We at AMW are a busy bunch, always working on many projects. I’m so proud to be a part of this diverse, interesting, and productive group! So proud in fact, that I thought I’d do a series of blog posts to highlight what current and former members are up to. Not only are we accomplishing things as a group, but individually we are setting goals for ourselves and we’re achieving them. These folks keep me on my toes! They fuel my desire to create and they give me courage to follow through with projects. By watching them, I’ve seen what can be done.
I’d like to thank Elizabeth Buhmann, author of Lay Death At Her Door, for being the first person in this series.
VPC– Elizabeth, I’ve heard that Lay Death At Her Door is doing well. Any updates on its status?
EB– I recently got a very nice starred review from Publishers Weekly. Lay Death has been out for more than two years now, and it has done pretty well, in terms of both reviews and sales. I’m happy.
VPC– Any other writing projects that you’re working on that you’d like to share with us?
EB– It’s getting to the point where I’m overdue to get another book out. I have one novel on the brink, but it’s not quite right yet. I’m stewing on that.
I’m not in a hurry. On the contrary, I am trying to detach myself from the gotta-publish, gotta-publish mind-set. The validation that comes from publishing and being read is intoxicating, but publishing can also be a rabbit-hole. When will the next book come out? Did you make the big five? Did you make the bestseller list? In other words, What have you done LATELY?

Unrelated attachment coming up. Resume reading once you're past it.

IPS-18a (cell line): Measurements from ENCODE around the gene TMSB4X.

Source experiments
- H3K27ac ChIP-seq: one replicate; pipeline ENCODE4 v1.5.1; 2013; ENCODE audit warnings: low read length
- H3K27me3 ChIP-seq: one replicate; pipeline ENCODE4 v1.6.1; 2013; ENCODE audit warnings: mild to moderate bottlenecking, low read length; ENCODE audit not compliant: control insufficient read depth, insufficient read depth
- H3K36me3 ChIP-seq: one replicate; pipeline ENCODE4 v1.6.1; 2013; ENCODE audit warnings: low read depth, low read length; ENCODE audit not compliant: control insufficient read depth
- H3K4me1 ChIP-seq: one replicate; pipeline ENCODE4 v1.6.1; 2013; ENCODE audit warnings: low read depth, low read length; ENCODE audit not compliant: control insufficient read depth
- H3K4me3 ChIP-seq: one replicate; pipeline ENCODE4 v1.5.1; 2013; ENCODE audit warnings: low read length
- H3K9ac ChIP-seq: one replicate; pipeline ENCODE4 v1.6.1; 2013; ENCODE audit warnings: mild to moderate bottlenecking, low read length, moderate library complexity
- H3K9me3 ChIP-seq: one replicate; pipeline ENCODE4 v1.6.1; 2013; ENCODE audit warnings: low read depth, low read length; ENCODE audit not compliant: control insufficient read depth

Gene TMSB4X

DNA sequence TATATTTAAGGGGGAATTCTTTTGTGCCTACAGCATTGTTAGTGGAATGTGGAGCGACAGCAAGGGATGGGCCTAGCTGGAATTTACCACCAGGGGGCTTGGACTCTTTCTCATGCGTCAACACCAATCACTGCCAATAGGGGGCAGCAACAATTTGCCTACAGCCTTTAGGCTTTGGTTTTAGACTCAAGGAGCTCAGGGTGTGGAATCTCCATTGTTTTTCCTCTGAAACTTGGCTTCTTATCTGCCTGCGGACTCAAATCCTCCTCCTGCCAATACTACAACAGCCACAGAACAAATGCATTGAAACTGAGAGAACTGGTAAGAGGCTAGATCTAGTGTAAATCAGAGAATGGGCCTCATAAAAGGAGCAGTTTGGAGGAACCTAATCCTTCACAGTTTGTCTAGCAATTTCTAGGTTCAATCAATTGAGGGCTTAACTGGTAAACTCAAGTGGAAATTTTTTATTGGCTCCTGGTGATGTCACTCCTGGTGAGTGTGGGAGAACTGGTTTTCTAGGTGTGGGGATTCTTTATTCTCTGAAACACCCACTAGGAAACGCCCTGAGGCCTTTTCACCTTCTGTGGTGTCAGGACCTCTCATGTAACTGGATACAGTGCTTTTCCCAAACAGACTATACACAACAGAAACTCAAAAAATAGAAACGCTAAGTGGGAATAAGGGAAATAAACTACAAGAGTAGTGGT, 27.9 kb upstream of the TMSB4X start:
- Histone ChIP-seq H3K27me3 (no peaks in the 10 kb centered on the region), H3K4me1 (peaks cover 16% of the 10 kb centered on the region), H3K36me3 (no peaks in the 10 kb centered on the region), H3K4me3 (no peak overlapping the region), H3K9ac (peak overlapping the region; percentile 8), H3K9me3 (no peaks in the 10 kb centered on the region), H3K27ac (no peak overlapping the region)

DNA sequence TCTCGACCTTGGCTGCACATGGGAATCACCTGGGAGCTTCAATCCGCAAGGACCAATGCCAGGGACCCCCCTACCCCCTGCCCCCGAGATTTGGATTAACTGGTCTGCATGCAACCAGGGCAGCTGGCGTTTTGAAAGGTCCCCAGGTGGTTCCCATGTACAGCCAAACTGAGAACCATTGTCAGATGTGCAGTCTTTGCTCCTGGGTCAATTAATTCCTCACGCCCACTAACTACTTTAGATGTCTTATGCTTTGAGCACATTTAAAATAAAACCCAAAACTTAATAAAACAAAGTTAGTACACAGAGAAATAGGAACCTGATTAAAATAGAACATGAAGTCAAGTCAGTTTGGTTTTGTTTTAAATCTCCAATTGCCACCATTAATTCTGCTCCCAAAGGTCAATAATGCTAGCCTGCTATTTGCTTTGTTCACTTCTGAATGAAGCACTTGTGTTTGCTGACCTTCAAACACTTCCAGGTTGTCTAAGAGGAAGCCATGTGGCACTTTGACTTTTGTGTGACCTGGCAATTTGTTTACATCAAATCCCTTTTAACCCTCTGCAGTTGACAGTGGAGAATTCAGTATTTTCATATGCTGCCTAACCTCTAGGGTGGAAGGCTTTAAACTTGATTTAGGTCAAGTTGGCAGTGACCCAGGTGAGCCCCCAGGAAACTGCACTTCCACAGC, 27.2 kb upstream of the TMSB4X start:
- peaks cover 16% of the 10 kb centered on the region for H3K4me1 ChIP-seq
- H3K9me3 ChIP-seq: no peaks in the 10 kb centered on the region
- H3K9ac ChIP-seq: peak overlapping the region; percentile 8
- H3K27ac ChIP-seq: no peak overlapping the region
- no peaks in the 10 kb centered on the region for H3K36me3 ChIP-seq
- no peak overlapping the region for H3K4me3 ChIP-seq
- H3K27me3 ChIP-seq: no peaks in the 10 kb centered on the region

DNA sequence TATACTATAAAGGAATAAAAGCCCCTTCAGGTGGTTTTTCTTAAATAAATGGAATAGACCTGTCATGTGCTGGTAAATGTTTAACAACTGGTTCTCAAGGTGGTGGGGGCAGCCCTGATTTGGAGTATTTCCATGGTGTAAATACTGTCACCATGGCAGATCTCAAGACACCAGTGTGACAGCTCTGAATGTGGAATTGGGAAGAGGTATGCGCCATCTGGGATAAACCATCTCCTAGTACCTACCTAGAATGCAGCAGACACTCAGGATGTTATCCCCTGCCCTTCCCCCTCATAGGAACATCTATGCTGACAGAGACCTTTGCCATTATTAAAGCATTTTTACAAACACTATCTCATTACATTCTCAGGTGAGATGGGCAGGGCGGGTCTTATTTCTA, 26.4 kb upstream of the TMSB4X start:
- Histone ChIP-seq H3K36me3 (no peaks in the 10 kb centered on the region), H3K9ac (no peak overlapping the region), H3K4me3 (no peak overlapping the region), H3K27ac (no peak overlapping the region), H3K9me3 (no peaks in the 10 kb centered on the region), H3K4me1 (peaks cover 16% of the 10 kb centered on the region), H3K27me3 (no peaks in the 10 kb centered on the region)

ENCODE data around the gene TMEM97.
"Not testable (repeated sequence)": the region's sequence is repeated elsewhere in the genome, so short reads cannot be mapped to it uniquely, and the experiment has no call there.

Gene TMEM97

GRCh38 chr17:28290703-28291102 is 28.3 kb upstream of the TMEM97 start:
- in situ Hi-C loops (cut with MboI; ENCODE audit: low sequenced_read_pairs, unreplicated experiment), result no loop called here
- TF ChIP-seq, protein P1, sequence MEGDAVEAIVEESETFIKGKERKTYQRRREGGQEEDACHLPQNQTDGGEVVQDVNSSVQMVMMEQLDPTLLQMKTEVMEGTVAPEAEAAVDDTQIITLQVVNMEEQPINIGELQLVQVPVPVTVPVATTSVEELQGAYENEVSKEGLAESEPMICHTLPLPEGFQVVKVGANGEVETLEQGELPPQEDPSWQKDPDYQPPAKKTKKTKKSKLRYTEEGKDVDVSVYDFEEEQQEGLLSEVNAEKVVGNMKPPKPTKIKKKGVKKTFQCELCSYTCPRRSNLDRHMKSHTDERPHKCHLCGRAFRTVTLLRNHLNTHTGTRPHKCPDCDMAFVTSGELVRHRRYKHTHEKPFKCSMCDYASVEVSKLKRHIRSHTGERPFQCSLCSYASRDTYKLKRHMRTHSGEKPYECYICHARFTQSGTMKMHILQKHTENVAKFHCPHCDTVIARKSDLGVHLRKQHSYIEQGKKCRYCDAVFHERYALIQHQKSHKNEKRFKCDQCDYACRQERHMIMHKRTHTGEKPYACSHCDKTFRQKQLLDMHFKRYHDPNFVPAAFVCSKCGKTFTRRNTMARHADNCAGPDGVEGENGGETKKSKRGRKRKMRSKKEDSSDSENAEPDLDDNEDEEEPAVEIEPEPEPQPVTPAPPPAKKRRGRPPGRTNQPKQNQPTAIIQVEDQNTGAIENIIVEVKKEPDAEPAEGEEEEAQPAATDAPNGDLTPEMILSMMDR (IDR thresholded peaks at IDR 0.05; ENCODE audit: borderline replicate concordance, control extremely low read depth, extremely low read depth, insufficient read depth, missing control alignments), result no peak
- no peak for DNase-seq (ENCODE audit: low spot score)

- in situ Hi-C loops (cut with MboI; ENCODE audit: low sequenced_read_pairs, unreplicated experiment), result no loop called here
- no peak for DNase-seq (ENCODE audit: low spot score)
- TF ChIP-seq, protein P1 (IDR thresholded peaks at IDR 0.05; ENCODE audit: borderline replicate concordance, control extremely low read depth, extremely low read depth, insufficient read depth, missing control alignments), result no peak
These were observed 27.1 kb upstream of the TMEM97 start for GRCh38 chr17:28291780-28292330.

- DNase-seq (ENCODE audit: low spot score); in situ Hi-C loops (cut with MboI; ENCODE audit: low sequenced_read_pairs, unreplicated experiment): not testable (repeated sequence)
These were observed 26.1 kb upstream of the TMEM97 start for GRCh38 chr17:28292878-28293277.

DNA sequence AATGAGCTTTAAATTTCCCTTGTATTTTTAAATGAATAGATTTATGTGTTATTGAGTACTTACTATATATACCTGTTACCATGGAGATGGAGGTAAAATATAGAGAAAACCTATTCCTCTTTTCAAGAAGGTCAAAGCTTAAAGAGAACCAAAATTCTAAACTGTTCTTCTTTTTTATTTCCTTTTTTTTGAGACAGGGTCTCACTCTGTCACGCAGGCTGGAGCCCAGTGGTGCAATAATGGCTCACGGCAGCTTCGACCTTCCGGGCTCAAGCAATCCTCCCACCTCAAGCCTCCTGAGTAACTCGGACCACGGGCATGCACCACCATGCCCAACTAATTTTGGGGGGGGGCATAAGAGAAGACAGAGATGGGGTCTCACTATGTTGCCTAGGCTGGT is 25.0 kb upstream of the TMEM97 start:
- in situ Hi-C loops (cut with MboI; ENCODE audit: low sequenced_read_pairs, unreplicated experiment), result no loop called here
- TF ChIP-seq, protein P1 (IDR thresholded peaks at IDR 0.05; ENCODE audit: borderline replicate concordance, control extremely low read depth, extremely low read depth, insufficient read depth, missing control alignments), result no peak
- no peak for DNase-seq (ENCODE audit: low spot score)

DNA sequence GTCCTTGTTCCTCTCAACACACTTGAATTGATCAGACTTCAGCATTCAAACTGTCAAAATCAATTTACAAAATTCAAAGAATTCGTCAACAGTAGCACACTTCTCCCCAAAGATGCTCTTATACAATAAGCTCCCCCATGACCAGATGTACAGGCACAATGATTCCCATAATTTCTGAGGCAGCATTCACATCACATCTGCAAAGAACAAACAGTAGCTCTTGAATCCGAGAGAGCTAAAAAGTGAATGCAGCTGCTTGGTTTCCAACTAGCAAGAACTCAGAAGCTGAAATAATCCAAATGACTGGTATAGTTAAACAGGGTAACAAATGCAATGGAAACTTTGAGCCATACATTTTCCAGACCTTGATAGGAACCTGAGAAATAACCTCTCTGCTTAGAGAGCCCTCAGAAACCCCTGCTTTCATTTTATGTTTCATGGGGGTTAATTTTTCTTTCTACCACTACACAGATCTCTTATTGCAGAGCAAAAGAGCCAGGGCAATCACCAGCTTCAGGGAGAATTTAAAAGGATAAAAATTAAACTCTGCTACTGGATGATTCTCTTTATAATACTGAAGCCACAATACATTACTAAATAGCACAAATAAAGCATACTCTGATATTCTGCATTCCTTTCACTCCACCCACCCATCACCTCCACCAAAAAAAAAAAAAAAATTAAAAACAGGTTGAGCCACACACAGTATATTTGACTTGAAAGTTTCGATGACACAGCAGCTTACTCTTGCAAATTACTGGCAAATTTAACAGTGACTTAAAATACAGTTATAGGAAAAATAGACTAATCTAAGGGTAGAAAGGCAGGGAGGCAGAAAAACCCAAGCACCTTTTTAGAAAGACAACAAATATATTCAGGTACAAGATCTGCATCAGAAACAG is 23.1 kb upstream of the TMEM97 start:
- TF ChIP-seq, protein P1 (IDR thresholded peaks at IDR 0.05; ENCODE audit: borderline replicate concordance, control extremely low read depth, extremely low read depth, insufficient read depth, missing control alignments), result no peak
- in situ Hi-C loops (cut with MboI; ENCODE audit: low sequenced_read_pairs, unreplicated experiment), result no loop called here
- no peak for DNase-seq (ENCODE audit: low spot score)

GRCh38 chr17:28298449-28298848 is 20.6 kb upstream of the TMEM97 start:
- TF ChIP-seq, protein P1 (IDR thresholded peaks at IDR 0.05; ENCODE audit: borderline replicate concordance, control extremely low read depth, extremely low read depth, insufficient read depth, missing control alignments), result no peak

I don’t need to earn money through my writing, and when it becomes a job with a deadline, I rebel. I admire people younger than myself who are setting out to make a career out of writing fiction (ie, trying to earn enough to give up the day job). I didn’t do that. In my career, I was a writer, but writing fiction is a whole different game. It’s hard work and more difficult than ever—the number of books coming out each year is staggering.
Publishing a novel and having it be well-received was a goal. I don’t want it to become a craving for more and more success and recognition. There are enough books. Maybe I’ll publish again, maybe I won’t. I want to write in peace, on my own terms, at my own pace. If I turn out to be a one-trick pony, that’s fine. It was a good trick.
VPC– I know that you practice Tai Chi. I believe that you’ve recently achieved special status. Please tell us all about it!
Elizabeth getting her second degree black sash cohort.
EB– I’ve been studying Tai Chi for six years and earned my second-degree black sash last fall. I’m pretty obsessed. In addition to my own solo practice, I maintain a Tai Chi blog (taichinotebook.com), take classes and work out with a group of Chinese people in my neighborhood. As a side effect, I have been learning a fair amount of Chinese! And I like reading mysteries set in China. I’ve read all of Qiu Xiaolong’s Inspector Chen novels, which are set in Shanghai in the 1990s.
VPC– I see your from posts here on the website that you read a wide variety of books. What are you currently reading? Anything to recommend?
EB– I have been catching up on Tana French. I read In the Woods and Faithful Place a few years ago; just finished Broken Harbor (six stars out of five, that one!) and The Likeness. Next for me: The Secret Place. I think Tana French is the most brilliant writer working in the mystery field today.
Thanks, Elizabeth! I always learn something new and interesting from you.
Stay tuned. In next month’s author highlight I’ll introduce author Patric Sanders.